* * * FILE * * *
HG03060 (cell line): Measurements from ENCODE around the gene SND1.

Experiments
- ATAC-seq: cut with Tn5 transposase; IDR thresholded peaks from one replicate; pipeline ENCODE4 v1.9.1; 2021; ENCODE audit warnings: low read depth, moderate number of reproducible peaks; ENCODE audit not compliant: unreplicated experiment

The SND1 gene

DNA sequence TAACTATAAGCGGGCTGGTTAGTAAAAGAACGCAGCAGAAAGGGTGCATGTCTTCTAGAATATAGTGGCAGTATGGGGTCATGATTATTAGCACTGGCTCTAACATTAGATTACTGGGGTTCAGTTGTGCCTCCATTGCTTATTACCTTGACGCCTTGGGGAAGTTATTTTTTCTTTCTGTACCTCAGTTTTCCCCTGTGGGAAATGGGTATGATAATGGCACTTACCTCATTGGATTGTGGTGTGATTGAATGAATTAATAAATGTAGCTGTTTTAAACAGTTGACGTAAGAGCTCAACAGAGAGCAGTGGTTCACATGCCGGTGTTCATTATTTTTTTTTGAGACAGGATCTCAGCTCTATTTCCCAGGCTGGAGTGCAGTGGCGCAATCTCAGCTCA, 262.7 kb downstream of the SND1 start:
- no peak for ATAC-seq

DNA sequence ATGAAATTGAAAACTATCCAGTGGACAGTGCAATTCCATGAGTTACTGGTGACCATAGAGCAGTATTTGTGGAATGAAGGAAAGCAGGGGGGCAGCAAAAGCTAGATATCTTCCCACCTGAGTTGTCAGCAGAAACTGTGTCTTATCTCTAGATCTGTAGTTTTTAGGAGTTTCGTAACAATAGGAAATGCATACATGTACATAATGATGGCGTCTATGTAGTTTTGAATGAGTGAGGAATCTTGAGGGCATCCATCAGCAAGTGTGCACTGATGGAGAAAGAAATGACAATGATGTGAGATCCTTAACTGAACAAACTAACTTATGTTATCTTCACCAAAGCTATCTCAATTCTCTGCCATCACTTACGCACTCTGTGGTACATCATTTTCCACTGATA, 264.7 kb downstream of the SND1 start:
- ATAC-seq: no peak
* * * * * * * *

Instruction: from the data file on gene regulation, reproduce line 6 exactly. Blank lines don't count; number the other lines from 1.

- no peak for ATAC-seq